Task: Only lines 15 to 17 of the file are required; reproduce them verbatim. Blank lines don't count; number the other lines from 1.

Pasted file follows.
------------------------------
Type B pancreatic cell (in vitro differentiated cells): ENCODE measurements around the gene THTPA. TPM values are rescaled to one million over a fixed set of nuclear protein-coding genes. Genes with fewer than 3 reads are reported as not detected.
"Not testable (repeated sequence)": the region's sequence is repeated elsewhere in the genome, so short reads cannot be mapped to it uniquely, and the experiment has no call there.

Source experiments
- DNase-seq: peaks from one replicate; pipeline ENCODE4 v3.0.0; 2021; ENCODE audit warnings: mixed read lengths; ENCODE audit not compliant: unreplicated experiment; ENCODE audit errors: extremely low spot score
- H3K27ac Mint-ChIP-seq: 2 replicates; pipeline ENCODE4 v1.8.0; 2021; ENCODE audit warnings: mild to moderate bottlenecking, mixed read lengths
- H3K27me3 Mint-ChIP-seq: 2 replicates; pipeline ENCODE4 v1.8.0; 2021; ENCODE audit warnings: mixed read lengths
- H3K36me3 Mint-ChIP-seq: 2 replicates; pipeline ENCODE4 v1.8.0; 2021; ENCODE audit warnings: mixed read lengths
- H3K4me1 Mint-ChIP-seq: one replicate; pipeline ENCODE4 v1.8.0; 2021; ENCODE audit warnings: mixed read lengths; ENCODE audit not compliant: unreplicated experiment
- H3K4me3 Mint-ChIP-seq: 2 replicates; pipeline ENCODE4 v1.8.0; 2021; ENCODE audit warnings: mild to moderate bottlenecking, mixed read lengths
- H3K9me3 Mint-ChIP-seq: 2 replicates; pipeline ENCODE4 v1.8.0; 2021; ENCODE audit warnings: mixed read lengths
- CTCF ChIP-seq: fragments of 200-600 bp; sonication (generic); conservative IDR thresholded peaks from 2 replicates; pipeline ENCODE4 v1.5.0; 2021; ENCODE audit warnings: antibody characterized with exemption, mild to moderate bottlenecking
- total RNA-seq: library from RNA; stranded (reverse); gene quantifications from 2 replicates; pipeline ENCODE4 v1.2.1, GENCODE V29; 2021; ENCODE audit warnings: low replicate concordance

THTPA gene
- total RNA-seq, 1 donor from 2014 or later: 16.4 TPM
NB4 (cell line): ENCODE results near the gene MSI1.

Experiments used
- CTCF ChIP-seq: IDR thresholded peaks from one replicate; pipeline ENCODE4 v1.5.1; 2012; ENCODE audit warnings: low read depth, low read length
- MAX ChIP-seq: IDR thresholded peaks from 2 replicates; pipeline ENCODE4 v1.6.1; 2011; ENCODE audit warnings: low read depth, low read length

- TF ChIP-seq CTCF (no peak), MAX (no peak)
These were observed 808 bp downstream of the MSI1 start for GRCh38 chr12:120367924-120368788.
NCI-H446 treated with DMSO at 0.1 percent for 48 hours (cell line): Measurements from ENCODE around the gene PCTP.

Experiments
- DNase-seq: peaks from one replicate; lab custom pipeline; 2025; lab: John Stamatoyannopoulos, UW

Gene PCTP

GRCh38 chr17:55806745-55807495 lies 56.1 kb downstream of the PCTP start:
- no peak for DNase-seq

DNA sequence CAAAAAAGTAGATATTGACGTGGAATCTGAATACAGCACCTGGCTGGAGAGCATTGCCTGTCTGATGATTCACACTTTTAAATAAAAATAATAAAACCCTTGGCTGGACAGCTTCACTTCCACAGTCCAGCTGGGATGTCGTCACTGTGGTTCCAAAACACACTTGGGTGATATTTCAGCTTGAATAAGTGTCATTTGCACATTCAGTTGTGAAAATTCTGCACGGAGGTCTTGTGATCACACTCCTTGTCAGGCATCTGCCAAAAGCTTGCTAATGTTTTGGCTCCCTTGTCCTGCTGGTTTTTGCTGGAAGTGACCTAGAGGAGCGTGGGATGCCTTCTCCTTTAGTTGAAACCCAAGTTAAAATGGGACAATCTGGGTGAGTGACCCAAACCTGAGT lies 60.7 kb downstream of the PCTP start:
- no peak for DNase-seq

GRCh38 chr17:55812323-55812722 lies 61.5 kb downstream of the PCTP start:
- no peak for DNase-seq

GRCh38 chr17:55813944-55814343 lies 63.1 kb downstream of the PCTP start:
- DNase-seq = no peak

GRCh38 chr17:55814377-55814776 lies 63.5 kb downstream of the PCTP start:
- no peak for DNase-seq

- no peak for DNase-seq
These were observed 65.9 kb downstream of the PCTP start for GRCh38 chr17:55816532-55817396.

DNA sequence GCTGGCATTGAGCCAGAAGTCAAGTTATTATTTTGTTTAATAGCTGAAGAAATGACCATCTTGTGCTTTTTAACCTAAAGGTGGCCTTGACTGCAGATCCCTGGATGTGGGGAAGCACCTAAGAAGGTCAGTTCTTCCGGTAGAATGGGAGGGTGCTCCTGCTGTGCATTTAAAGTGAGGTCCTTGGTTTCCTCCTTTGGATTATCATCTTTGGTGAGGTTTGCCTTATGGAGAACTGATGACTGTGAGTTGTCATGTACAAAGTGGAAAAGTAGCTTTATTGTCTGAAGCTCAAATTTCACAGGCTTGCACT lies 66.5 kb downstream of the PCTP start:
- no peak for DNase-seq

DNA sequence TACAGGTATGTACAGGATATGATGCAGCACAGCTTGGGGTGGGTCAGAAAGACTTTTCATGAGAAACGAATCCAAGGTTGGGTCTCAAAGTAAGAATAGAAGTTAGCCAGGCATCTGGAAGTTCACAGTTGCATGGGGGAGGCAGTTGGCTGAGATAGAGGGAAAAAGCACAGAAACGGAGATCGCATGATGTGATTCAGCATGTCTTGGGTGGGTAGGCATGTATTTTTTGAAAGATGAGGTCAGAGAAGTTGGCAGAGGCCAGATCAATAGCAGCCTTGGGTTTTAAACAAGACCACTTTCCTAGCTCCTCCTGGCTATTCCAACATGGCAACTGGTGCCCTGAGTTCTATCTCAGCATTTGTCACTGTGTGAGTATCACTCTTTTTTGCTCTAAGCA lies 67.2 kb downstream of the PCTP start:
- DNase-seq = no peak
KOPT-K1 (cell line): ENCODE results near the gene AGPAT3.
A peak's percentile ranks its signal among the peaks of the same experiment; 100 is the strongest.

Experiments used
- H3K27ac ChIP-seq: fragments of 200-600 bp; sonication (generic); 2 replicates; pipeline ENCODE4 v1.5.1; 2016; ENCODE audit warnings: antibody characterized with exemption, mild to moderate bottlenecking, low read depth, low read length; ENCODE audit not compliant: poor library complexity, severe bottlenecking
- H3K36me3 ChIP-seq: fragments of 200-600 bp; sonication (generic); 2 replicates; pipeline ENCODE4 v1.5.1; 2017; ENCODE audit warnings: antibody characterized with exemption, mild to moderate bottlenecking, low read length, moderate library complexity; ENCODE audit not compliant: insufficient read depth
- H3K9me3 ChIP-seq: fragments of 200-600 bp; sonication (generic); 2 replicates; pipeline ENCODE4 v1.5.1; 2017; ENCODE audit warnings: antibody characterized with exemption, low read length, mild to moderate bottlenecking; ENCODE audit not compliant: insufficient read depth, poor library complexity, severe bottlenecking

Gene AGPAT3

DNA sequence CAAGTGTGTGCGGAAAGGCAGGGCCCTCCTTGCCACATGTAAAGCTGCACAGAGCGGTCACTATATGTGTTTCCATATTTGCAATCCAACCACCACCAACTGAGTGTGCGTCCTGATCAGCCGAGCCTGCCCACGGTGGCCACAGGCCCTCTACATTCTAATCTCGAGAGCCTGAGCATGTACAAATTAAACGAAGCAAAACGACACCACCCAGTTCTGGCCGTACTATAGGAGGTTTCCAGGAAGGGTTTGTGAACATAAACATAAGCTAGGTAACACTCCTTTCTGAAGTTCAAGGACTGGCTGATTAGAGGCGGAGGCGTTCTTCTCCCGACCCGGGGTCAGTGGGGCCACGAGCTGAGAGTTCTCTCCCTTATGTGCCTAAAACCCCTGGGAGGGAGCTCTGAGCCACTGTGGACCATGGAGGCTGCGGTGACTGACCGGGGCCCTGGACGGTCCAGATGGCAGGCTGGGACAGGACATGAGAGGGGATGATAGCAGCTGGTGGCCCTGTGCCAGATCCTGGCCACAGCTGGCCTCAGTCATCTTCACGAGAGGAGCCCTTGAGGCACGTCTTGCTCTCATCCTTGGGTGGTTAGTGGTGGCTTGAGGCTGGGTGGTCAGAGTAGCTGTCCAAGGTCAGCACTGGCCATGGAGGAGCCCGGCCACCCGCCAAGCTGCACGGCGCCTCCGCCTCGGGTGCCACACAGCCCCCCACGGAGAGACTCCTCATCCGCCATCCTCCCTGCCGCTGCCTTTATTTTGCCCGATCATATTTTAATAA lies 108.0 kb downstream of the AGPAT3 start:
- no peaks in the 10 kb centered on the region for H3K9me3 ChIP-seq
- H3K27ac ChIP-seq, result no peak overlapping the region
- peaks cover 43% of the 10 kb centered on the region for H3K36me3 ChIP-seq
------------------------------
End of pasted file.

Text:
NB4 (cell line): ENCODE results near the gene MSI1.

Experiments used
- CTCF ChIP-seq: IDR thresholded peaks from one replicate; pipeline ENCODE4 v1.5.1; 2012; ENCODE audit warnings: low read depth, low read length